Archives by Day

January 2022

Children of Morta

Platform(s): Nintendo Switch, PC, PlayStation 4, Xbox One
Genre: RPG/Action
Publisher: 11 bit studios
Developer: Dead Mage
Release Date: Sept. 3, 2019


As an Amazon Associate, we earn commission from qualifying purchases.

PC Review - 'Children of Morta'

by Chris "Atom" DeAngelus on Sept. 3, 2019 @ 12:30 a.m. PDT

Children of Morta is a story-driven hack-and-slash roguelike game that involves players in the adventures of the Bergson family.

Buy Children of Morta

Children of Morta tells the story of the Bergsons, a family of heroes who live together in a simple house and lead happy lives — at least until a corruption seeps over the land and turns everything it touches into hideous monsters. The Bergsons have a magic crystal and even greater magical powers, and that combination means they can venture into the corruption-infested areas of the world to save it.

A Bastion-style narrator chronicles the family's adventure, and the story gets you engaged with the characters and world. You get lots of little details, and the insanely charming sprite work combines with the voice-overs to expand upon a tale that looks quite light on paper. The little moments make the otherwise simple characters come alive. While Morta's gameplay is fun, I found myself most excited about the next quiet interlude with the cast. It won't break any molds, but Morta does exactly what it sets out to do: make you care about the Bergsons.

At its core, Children of Morta is a Diablo-style roguelike. You enter a randomly generated dungeon and slay your way through hordes of enemies while collecting gold and trinkets and earning EXP. Combat is largely twin-stick shooter/slasher style, with cooldown-based skills and a few character-specific tweaks. It will probably feel familiar to people who know the genre, but that's not a bad thing. One nice feature is that it offers local co-op, so you can bring multiple characters into the dungeons at one time.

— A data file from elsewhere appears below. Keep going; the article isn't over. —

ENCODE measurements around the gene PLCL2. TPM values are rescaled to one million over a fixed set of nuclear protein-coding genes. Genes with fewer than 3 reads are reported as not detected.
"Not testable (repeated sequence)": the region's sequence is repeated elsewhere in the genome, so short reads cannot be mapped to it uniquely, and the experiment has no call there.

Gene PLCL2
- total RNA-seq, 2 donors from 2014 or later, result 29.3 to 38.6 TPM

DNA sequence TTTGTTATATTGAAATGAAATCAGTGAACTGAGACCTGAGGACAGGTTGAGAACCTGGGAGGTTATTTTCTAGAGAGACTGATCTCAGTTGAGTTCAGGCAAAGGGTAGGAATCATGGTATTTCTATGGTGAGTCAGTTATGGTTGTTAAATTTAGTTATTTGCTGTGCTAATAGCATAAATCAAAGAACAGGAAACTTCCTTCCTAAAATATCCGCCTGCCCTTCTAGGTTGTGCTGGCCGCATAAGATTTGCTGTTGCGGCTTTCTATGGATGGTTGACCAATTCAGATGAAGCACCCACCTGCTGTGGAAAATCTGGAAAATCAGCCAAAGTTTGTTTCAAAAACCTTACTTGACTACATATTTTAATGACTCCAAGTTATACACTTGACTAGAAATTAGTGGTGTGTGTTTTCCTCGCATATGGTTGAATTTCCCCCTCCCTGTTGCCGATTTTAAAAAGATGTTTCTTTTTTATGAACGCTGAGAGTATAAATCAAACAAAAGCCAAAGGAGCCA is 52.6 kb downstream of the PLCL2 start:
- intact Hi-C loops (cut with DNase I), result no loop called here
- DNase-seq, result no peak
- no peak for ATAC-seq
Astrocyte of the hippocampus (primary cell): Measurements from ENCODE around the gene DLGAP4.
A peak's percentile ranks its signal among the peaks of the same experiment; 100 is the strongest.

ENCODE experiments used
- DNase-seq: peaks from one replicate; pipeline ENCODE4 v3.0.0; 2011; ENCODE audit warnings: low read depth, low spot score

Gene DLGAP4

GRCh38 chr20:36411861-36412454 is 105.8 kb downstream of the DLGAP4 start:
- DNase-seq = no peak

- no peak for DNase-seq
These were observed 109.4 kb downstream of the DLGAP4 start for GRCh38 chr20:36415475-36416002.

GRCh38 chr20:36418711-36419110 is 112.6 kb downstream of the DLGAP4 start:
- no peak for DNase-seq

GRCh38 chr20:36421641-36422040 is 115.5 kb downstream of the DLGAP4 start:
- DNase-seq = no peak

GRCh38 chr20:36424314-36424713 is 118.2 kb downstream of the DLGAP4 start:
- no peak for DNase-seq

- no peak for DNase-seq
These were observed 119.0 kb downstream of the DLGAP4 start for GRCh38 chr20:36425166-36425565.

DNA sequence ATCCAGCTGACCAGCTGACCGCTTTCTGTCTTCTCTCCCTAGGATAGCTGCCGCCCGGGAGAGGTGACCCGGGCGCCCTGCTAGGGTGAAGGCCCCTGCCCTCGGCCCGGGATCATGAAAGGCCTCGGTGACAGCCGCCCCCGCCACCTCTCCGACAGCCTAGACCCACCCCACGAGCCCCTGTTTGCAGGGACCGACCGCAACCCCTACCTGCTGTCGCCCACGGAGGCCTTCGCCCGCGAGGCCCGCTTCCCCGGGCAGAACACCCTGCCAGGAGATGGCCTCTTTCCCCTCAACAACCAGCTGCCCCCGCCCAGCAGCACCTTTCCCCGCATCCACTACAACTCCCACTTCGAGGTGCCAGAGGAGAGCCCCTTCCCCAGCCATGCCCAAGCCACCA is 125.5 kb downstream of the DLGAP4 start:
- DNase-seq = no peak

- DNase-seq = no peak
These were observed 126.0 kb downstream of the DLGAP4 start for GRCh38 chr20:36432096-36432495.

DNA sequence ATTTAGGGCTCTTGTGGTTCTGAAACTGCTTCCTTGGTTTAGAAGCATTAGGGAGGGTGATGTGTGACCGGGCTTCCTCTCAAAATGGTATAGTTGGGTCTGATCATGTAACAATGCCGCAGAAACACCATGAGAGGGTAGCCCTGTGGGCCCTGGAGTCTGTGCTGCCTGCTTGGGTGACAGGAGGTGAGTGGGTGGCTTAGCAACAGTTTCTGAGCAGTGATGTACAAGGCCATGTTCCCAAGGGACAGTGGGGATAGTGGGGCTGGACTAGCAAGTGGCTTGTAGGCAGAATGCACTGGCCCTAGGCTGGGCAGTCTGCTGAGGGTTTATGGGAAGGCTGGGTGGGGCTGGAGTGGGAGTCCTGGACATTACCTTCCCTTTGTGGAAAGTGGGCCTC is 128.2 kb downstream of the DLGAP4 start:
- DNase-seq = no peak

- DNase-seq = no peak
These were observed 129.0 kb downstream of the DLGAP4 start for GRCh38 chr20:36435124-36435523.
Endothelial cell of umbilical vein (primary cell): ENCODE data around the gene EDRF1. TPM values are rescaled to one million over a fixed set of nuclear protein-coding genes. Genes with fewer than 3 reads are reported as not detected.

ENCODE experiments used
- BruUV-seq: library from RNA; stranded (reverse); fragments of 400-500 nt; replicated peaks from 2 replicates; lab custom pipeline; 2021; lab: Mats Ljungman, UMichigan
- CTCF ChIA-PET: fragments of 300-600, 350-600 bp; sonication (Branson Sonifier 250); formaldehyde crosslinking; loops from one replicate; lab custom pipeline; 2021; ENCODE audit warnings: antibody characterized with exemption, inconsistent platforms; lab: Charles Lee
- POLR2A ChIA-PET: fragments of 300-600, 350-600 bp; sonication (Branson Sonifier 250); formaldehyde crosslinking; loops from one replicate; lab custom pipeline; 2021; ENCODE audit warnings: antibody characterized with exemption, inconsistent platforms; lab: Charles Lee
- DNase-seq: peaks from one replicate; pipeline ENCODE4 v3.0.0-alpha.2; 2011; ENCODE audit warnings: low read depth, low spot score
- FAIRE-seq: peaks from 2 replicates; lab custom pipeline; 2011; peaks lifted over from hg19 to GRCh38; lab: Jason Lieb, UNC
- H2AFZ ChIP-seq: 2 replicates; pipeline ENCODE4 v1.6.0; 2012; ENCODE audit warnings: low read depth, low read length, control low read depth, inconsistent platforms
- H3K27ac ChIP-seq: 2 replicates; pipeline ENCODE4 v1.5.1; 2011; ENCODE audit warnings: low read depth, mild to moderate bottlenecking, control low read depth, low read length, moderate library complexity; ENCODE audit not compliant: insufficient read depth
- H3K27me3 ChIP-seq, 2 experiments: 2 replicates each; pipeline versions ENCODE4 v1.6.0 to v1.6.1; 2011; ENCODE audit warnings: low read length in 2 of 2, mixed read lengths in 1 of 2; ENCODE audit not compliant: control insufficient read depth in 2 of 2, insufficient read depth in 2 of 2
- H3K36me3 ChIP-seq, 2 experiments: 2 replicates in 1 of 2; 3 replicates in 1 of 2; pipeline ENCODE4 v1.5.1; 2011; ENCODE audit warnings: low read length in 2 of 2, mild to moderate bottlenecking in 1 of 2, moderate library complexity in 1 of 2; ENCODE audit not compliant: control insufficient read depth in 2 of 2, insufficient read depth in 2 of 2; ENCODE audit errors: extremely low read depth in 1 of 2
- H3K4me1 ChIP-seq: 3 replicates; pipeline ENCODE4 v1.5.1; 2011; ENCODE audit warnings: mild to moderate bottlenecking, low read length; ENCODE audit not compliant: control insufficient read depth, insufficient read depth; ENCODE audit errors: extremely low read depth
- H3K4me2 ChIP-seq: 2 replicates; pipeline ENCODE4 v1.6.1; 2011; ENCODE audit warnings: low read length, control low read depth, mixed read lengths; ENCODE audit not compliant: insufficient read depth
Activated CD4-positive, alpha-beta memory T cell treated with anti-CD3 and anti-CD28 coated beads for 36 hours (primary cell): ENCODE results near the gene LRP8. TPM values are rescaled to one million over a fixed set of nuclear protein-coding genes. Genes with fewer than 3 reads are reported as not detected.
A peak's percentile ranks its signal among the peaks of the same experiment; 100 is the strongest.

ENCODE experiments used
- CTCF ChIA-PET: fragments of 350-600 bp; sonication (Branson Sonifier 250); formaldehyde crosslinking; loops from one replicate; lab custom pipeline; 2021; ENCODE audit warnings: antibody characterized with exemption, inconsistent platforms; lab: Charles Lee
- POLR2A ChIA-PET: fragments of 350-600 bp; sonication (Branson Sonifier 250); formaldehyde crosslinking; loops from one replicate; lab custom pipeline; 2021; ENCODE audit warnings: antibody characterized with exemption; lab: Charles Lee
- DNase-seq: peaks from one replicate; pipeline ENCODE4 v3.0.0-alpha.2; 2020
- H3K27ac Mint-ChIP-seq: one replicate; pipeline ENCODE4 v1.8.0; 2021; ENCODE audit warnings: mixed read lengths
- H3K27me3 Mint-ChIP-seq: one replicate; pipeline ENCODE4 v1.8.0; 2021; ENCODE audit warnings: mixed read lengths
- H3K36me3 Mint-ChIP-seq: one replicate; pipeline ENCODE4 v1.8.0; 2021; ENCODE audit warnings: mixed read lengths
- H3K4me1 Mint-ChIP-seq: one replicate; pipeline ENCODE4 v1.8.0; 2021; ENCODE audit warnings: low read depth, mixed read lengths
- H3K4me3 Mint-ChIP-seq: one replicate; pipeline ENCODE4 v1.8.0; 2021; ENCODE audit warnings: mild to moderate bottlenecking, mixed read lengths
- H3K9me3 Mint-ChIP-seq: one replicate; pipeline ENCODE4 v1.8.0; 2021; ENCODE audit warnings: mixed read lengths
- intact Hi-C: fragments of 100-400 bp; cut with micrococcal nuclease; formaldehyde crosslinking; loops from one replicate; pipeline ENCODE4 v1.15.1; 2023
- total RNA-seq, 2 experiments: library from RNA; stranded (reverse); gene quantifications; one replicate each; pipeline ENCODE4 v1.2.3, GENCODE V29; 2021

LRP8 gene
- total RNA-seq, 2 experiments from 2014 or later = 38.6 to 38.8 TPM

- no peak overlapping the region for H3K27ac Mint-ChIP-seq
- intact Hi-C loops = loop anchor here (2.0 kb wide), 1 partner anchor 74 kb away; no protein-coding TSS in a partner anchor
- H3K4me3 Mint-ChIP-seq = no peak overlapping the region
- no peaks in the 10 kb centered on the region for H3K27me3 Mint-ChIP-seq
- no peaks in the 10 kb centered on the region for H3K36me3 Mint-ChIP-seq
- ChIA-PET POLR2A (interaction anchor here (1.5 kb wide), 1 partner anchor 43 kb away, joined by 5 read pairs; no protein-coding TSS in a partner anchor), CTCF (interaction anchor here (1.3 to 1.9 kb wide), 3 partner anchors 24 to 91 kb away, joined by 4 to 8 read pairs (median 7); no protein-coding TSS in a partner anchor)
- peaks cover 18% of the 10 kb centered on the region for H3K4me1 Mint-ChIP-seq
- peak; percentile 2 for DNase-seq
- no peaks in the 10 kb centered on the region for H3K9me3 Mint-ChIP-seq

Morta is a roguelike, but it's not hugely punishing. Dying (or finishing a segment of dungeon) causes you to lose any trinkets you collected. Trinkets often offer nice bonuses, but they're randomized and far from necessary, so you're encouraged to not depend on them. Aside from that and having to restart the dungeon segment, there isn't a huge punishment for dying. You return to the house with the gold you collected. Death isn't always a bad thing; sometimes, you need to die for the subplots to advance, unlocking new features or playable characters.

The Bergsons are a busy family, and each member tends to fill a distinct niche. You have a long-distance archer, a peppy fire mage, a dashing monk, a stealthy rogue, and a shield-bearing tank. The nice thing is that each one plays significantly different from the others. John, the patriarch and the aforementioned tank, has a shield to block attacks and a long broadsword. He's great at holding chokeholds but poor if he gets surrounded. Kevin the rogue, on the other hand, deals tons of damage and can buzz-saw through enemies and turn invisible. On the other hand, he's far more fragile than John and more likely to die at the hand of snipers.

Characters gain power in a few ways. One is by upgrading at the house, and the upgrades carry over to all characters. The upgrades are mostly stat boosts, but some, like the passive chance to dodge enemy hits, pay off huge dividends pretty quickly. Characters also gain skill points as they level up, allowing access to special moves, "rage" attacks, and powerful passive skills. Linda the archer gains the ability to deal more damage the more she attacks without moving, and she has a powerful AoE stun that lets her escape when surrounded. These skills are very powerful and one of the things carried over between runs.